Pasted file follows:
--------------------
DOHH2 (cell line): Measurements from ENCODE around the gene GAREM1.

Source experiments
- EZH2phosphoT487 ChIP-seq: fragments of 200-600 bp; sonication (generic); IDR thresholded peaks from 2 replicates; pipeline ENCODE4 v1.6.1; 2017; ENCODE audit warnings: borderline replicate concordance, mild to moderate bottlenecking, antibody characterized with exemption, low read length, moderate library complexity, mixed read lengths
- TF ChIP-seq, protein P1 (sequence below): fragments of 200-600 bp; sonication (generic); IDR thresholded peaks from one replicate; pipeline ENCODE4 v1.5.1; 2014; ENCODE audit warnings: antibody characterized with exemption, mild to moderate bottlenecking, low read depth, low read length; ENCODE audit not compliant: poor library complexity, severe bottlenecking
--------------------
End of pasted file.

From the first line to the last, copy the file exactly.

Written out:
DOHH2 (cell line): Measurements from ENCODE around the gene GAREM1.

Source experiments
- EZH2phosphoT487 ChIP-seq: fragments of 200-600 bp; sonication (generic); IDR thresholded peaks from 2 replicates; pipeline ENCODE4 v1.6.1; 2017; ENCODE audit warnings: borderline replicate concordance, mild to moderate bottlenecking, antibody characterized with exemption, low read length, moderate library complexity, mixed read lengths
- TF ChIP-seq, protein P1 (sequence below): fragments of 200-600 bp; sonication (generic); IDR thresholded peaks from one replicate; pipeline ENCODE4 v1.5.1; 2014; ENCODE audit warnings: antibody characterized with exemption, mild to moderate bottlenecking, low read depth, low read length; ENCODE audit not compliant: poor library complexity, severe bottlenecking